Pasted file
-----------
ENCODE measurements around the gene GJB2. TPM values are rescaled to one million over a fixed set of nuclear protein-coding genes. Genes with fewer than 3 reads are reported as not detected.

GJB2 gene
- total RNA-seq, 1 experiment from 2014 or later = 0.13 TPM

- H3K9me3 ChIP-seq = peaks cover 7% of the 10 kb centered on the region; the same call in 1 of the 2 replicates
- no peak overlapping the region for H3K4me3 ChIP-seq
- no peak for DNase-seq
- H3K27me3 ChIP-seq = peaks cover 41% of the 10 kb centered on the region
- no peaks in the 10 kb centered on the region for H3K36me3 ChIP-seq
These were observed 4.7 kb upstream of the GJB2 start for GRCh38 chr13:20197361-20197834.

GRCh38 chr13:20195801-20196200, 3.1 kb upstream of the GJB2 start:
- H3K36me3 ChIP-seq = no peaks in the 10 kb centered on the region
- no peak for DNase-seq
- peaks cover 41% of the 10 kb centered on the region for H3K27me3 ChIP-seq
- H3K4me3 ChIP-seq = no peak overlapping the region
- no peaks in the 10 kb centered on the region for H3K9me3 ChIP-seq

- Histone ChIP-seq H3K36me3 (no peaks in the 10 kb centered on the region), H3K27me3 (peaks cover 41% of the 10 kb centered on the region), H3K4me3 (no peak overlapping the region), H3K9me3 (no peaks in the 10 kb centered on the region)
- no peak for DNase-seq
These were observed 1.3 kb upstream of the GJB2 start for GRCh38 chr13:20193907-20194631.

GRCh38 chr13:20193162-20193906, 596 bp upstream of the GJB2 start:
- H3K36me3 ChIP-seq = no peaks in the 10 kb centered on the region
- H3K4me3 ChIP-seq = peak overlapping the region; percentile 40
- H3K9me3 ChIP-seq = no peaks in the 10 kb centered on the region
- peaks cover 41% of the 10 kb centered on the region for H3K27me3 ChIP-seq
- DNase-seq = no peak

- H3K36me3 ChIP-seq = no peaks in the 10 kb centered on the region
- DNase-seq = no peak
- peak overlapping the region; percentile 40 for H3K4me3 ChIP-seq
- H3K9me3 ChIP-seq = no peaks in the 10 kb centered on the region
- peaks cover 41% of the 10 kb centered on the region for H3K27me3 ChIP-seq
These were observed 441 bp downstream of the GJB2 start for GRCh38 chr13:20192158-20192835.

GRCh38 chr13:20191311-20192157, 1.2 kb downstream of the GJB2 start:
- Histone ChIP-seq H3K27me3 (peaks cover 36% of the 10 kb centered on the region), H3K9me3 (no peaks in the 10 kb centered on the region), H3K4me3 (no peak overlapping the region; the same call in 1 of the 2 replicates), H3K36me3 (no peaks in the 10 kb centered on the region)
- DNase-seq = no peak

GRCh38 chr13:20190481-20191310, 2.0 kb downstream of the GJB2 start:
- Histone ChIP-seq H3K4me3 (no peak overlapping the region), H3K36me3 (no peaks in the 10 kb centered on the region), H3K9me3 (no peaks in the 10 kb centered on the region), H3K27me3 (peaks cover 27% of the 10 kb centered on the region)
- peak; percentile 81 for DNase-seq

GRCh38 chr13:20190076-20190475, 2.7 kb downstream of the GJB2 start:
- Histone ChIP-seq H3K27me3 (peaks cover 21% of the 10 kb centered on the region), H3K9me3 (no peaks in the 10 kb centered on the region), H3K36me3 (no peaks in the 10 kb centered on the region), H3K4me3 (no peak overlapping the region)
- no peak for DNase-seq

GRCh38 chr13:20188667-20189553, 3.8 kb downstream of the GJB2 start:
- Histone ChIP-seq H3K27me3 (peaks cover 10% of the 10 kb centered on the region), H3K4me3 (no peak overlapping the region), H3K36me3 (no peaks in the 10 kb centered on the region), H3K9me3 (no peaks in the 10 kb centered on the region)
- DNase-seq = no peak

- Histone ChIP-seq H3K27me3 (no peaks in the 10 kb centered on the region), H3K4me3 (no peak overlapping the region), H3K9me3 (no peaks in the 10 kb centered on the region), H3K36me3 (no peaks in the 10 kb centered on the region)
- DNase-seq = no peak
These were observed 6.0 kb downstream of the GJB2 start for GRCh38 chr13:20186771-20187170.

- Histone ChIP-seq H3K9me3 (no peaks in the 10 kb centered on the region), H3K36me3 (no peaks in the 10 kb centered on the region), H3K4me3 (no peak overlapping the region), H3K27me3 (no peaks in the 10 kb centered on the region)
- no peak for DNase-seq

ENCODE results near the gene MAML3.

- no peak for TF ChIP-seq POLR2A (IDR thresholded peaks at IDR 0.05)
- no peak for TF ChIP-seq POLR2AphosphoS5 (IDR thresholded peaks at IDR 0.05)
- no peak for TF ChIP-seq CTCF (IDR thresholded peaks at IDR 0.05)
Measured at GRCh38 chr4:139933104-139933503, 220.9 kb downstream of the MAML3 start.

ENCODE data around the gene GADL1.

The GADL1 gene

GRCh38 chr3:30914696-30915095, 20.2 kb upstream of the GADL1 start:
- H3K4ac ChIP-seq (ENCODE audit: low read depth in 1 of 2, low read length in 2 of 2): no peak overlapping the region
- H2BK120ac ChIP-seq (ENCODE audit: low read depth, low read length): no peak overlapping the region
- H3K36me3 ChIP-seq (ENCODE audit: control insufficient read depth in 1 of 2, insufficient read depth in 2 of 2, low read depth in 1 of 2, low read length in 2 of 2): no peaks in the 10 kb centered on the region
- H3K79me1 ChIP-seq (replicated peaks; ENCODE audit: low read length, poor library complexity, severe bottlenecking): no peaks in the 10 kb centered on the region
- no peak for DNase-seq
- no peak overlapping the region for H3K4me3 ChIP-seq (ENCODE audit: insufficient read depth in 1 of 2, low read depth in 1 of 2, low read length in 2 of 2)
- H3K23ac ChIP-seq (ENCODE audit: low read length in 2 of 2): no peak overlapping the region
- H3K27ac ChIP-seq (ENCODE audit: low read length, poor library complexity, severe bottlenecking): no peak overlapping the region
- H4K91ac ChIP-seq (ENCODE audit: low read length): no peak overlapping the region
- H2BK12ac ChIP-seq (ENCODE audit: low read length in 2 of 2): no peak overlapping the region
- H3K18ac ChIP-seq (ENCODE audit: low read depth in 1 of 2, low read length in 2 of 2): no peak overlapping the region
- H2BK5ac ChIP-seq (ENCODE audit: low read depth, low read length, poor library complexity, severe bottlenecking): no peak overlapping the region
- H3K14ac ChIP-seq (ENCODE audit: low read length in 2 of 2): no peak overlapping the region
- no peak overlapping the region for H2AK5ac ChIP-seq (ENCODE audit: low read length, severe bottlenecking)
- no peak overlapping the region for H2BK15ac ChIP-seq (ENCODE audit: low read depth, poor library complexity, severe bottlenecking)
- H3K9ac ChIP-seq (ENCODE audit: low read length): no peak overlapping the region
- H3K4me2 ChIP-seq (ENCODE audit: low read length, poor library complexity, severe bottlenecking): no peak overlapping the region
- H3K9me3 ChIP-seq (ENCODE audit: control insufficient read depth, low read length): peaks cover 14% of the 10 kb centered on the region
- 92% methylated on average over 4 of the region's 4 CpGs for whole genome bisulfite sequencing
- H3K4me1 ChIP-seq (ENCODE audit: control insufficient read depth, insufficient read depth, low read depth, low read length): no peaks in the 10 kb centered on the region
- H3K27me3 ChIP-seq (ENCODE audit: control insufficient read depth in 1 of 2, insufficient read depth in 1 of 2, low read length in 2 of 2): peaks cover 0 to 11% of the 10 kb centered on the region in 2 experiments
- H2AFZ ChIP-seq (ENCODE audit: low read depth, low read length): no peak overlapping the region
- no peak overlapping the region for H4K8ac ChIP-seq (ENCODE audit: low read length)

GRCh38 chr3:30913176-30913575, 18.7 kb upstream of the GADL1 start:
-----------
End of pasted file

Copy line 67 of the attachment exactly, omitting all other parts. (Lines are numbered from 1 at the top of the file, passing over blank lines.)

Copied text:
- H2BK5ac ChIP-seq (ENCODE audit: low read depth, low read length, poor library complexity, severe bottlenecking): no peak overlapping the region